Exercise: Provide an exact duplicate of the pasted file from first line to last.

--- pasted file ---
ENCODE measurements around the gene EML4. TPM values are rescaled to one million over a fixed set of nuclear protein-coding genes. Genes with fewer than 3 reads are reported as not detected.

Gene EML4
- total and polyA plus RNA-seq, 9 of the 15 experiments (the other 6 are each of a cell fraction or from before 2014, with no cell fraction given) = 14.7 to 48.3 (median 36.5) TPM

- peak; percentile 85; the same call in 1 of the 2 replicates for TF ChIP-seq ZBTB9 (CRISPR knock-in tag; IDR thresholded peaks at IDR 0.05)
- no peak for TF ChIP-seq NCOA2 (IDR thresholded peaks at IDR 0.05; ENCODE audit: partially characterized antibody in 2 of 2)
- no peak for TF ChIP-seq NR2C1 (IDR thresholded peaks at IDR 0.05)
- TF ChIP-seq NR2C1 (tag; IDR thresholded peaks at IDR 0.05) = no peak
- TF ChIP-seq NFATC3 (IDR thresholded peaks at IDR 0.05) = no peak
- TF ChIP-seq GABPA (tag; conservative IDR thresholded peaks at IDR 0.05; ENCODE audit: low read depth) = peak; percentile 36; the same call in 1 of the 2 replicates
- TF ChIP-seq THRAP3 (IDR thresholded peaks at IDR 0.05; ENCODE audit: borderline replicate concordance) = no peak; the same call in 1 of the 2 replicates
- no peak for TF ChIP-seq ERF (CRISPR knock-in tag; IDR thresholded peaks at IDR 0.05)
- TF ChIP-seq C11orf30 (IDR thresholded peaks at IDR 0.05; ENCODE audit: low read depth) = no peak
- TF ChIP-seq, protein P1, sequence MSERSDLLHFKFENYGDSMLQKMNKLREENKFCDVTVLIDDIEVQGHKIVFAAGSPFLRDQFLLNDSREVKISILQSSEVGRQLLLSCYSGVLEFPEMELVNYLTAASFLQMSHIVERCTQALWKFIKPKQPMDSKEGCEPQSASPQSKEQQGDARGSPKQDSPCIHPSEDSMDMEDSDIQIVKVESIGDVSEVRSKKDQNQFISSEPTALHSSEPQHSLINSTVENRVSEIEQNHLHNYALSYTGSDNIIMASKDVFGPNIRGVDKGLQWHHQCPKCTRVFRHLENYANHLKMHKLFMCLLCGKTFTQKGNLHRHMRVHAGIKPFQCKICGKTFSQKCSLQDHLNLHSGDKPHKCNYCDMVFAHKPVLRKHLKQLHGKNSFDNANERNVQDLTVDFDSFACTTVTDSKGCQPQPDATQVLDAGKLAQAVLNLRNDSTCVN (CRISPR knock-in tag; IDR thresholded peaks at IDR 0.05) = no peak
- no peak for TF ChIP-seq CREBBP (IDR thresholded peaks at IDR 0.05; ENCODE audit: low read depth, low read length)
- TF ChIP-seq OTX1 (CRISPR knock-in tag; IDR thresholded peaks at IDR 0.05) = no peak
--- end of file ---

ENCODE measurements around the gene EML4. TPM values are rescaled to one million over a fixed set of nuclear protein-coding genes. Genes with fewer than 3 reads are reported as not detected.

Gene EML4
- total and polyA plus RNA-seq, 9 of the 15 experiments (the other 6 are each of a cell fraction or from before 2014, with no cell fraction given) = 14.7 to 48.3 (median 36.5) TPM

- peak; percentile 85; the same call in 1 of the 2 replicates for TF ChIP-seq ZBTB9 (CRISPR knock-in tag; IDR thresholded peaks at IDR 0.05)
- no peak for TF ChIP-seq NCOA2 (IDR thresholded peaks at IDR 0.05; ENCODE audit: partially characterized antibody in 2 of 2)
- no peak for TF ChIP-seq NR2C1 (IDR thresholded peaks at IDR 0.05)
- TF ChIP-seq NR2C1 (tag; IDR thresholded peaks at IDR 0.05) = no peak
- TF ChIP-seq NFATC3 (IDR thresholded peaks at IDR 0.05) = no peak
- TF ChIP-seq GABPA (tag; conservative IDR thresholded peaks at IDR 0.05; ENCODE audit: low read depth) = peak; percentile 36; the same call in 1 of the 2 replicates
- TF ChIP-seq THRAP3 (IDR thresholded peaks at IDR 0.05; ENCODE audit: borderline replicate concordance) = no peak; the same call in 1 of the 2 replicates
- no peak for TF ChIP-seq ERF (CRISPR knock-in tag; IDR thresholded peaks at IDR 0.05)
- TF ChIP-seq C11orf30 (IDR thresholded peaks at IDR 0.05; ENCODE audit: low read depth) = no peak
- TF ChIP-seq, protein P1, sequence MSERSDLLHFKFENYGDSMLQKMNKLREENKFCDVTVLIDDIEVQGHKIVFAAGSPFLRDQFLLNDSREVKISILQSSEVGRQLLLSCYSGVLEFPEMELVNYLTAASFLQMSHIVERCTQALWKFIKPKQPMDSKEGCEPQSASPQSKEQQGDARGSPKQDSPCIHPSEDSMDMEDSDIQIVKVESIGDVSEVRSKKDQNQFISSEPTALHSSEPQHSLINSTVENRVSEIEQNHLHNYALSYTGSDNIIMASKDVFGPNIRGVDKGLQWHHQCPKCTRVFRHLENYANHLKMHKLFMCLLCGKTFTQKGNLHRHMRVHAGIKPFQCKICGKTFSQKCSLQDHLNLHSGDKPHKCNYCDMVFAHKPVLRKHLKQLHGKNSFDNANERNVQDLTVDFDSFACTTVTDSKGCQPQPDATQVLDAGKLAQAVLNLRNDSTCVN (CRISPR knock-in tag; IDR thresholded peaks at IDR 0.05) = no peak
- no peak for TF ChIP-seq CREBBP (IDR thresholded peaks at IDR 0.05; ENCODE audit: low read depth, low read length)
- TF ChIP-seq OTX1 (CRISPR knock-in tag; IDR thresholded peaks at IDR 0.05) = no peak